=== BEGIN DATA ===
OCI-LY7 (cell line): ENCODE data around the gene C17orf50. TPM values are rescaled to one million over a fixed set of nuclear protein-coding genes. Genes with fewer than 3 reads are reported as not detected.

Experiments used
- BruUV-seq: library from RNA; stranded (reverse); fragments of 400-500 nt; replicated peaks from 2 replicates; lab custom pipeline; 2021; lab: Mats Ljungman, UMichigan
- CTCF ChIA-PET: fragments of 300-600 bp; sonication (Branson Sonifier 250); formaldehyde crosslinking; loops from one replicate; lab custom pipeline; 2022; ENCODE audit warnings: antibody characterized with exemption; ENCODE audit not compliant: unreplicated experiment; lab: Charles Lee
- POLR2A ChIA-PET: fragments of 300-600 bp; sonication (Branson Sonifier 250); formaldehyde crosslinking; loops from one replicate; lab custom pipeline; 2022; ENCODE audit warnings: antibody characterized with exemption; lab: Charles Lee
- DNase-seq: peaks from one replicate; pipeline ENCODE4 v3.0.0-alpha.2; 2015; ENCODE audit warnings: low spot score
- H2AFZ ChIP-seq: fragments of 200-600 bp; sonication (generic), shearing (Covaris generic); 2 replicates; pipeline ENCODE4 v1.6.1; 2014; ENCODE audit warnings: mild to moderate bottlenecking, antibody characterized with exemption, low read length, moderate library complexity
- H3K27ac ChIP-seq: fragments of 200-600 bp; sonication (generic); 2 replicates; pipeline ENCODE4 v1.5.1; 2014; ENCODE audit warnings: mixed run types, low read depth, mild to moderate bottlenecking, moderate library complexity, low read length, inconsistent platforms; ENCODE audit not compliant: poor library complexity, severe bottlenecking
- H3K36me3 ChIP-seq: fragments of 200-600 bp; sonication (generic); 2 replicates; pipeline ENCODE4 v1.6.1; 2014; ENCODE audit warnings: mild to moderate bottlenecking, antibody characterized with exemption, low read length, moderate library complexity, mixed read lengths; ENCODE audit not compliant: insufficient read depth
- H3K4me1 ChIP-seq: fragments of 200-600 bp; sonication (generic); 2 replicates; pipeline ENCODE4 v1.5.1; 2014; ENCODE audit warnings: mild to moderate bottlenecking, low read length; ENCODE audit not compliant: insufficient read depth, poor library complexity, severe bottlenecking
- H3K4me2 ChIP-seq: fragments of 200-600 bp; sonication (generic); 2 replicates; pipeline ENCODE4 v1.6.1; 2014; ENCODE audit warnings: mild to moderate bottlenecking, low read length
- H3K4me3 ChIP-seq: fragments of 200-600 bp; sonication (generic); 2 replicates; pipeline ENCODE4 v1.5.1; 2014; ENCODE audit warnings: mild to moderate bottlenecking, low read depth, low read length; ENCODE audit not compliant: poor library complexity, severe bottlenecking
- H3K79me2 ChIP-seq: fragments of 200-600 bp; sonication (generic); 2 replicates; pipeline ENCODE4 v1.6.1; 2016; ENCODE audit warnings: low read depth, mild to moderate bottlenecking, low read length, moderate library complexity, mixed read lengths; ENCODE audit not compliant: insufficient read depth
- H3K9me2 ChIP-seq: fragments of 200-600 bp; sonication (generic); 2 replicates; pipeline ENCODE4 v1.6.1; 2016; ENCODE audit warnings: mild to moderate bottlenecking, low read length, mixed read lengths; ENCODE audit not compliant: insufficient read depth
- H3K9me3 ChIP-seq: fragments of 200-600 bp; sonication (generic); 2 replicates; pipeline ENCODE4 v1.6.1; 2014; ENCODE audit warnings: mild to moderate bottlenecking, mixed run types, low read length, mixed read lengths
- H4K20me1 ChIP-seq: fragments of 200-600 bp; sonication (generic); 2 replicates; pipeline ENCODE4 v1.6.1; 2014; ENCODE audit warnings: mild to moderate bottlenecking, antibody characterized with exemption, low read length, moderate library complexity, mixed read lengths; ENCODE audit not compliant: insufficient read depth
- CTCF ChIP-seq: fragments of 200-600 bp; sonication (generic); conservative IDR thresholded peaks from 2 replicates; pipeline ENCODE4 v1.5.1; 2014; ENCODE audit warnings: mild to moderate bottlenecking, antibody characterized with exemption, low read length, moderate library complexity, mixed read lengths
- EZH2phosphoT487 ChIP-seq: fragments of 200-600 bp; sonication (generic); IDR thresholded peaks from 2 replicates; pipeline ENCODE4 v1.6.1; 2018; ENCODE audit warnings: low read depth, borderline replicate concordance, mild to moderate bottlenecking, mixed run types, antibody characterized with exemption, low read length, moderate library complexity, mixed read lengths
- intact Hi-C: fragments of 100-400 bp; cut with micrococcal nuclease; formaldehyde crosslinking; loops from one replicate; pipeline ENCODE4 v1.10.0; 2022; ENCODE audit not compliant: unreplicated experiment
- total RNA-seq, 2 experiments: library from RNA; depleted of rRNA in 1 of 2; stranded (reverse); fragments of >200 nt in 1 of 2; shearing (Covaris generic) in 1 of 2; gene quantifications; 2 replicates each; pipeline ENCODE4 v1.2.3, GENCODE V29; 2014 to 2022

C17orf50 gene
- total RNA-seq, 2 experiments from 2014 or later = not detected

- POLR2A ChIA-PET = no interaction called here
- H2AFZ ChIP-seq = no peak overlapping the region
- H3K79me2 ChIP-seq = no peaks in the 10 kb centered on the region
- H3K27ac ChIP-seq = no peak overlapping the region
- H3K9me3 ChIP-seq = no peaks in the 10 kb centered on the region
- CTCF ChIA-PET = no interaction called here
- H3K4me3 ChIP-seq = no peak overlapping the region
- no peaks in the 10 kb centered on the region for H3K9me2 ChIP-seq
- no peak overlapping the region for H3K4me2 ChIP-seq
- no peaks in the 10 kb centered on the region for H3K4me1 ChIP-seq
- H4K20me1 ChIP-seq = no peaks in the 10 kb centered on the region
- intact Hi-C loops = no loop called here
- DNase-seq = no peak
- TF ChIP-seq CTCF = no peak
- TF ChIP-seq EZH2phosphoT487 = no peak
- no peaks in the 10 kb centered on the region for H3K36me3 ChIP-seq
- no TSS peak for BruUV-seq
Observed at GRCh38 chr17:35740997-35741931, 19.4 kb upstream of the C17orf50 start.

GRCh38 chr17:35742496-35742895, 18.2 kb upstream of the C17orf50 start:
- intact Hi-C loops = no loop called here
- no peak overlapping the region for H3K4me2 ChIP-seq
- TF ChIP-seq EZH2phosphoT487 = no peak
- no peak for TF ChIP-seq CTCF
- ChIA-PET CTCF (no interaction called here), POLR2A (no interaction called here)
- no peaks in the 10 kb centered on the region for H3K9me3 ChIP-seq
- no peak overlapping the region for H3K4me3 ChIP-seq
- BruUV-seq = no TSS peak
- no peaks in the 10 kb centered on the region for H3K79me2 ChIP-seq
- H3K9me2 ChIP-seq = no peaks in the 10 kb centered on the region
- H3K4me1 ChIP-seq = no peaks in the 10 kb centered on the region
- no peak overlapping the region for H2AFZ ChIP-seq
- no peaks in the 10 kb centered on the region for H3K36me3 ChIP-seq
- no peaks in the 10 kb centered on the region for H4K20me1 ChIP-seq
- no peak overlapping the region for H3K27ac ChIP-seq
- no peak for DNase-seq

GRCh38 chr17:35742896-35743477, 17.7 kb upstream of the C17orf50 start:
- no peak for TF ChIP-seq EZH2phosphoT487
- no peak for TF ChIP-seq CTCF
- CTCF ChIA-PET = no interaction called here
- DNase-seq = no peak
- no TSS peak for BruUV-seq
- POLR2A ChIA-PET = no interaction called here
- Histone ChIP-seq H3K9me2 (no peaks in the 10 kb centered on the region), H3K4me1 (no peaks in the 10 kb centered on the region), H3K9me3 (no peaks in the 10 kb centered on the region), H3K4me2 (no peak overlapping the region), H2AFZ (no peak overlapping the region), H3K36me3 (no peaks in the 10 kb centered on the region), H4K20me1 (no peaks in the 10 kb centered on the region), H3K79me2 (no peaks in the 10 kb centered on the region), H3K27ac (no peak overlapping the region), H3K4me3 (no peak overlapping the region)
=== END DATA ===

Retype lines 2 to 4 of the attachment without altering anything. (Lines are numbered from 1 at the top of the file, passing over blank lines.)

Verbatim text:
Experiments used
- BruUV-seq: library from RNA; stranded (reverse); fragments of 400-500 nt; replicated peaks from 2 replicates; lab custom pipeline; 2021; lab: Mats Ljungman, UMichigan
- CTCF ChIA-PET: fragments of 300-600 bp; sonication (Branson Sonifier 250); formaldehyde crosslinking; loops from one replicate; lab custom pipeline; 2022; ENCODE audit warnings: antibody characterized with exemption; ENCODE audit not compliant: unreplicated experiment; lab: Charles Lee